During his visit to Poland in 2011, Pres. Obama said of the Visa Waiver Program, "I am going to make this a priority. And I want to solve this issue before very long. My expectation is that this problem will be solved during my presidency." Some Poles have been deeply disappointed by the Obama administration's inaction on the issue, and believe this was an empty promise.
"Polish death camps"
In May 2012, during Medal of Freedom Ceremony, Obama referred to the concentration camps run by Nazis in Poland during World War II as "Polish death camps," a term the Polish Prime Minister Donald Tusk said showed "ignorance, lack of knowledge and ill will." Calling them "Polish death camps", Tusk said, implied that Poland was responsible and that "there had been no Nazis, no German responsibility, no Hitler." After a White House spokesman issued a regret of misstatement by clarifying that the President was referring to the Nazi death camps, Tusk expressed an expectation of "a reaction more inclined to eliminate once and for all these kinds of errors,".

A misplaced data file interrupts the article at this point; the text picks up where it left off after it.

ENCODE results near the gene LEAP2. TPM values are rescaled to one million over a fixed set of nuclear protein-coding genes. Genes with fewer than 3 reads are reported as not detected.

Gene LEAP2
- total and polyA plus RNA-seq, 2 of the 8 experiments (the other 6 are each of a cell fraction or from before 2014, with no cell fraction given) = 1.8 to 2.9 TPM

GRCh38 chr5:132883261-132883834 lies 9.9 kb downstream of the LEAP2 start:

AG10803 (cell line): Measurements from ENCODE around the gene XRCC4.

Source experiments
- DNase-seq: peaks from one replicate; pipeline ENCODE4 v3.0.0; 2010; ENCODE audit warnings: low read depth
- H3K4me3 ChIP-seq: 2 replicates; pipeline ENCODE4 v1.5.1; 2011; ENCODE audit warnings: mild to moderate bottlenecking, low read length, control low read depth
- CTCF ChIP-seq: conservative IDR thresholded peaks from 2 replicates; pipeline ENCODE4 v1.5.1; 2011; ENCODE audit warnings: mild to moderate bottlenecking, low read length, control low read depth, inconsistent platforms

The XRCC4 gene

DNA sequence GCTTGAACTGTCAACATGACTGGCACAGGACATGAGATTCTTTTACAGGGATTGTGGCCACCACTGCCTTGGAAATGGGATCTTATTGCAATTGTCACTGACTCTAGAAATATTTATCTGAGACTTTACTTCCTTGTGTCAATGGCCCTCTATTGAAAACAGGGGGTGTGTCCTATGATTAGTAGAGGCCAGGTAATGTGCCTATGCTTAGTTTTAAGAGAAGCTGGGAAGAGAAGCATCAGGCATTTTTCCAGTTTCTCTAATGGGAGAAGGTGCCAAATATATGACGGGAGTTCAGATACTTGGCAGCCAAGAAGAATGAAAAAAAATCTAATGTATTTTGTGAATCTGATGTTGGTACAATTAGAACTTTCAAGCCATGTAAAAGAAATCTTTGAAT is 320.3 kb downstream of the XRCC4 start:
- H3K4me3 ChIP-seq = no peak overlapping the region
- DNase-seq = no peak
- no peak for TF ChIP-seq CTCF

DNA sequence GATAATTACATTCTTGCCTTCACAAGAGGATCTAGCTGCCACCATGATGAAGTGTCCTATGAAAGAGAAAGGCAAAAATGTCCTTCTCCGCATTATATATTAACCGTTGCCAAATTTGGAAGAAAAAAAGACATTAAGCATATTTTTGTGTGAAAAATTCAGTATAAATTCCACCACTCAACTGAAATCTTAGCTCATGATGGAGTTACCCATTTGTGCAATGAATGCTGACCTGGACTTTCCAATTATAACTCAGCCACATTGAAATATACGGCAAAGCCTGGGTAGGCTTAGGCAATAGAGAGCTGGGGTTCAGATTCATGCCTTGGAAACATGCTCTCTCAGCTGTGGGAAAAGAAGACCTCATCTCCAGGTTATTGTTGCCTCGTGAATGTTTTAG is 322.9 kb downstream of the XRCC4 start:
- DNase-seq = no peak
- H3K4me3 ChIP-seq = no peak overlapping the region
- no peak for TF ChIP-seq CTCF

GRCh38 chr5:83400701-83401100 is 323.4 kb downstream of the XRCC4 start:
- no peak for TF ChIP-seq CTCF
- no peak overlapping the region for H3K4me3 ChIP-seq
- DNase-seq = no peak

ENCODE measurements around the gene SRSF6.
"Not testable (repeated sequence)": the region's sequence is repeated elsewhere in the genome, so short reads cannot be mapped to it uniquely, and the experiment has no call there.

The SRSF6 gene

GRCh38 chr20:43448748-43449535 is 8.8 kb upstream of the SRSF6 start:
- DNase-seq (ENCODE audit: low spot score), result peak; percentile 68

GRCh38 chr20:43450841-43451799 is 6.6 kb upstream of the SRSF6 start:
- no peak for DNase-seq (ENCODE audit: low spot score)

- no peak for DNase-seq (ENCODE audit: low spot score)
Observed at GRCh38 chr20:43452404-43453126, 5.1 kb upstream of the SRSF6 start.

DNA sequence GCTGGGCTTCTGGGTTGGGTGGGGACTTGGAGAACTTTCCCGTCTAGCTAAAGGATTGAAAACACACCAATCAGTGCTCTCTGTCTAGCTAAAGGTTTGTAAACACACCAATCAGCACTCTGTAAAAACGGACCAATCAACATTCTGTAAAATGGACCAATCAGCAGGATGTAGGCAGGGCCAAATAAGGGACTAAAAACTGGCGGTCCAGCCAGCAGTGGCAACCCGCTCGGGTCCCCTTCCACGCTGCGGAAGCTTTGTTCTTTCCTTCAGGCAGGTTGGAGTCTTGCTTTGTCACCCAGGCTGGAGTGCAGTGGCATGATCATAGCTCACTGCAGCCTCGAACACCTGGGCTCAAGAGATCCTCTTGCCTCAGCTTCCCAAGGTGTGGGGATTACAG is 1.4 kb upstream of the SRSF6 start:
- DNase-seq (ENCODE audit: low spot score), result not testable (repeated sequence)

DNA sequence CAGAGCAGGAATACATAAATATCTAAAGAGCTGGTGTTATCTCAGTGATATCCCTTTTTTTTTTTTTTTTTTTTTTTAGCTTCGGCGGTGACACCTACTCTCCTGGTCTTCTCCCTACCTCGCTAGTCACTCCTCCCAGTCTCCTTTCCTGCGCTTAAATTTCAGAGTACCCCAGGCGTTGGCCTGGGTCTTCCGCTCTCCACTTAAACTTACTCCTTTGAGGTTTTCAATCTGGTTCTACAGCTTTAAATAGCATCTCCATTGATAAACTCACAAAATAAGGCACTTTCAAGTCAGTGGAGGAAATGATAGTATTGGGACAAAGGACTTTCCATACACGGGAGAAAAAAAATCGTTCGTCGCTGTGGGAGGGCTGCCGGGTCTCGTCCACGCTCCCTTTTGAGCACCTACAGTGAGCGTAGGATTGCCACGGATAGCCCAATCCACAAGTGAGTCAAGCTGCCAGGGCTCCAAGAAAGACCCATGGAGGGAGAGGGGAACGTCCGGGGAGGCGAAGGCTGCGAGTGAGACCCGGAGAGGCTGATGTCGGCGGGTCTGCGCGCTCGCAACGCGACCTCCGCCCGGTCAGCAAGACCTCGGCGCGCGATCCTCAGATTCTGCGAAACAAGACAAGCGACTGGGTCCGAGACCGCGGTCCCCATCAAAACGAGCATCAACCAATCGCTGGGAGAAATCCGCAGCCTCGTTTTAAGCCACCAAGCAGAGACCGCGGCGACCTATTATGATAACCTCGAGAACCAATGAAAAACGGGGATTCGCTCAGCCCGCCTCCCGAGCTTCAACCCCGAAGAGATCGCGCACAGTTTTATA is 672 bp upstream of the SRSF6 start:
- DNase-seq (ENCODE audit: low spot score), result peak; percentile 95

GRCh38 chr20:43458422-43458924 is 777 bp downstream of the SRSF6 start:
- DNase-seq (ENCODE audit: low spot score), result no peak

- Opinion of the United States - Poland Pew Research Center
- 2013 World Service Poll BBC
- President Bush Participates in Joint Statement with President Kaczynski of Poland
- "Poland Agrees to Accept U.S. Missile Interceptors" by Peter Baker, The New York Times, October 21, 2009. Retrieved October 21, 2009.
- October 18, 2011 (2011-10-18). "Bad idea to exclude Poland from U.S. Visa Waiver Program - Chicago Tribune". Articles.chicagotribune.com. Retrieved 2012-09-30. Text "By David Harris " ignored (help)
- White House shrugs off Polish apology demands
- Janusz Reiter, The Visa Barrier, Washington Post, August 29, 2007
- Michalski, Artur;, Poland’s Relations with the United States, Yearbook of Polish Foreign Policy (01/2005),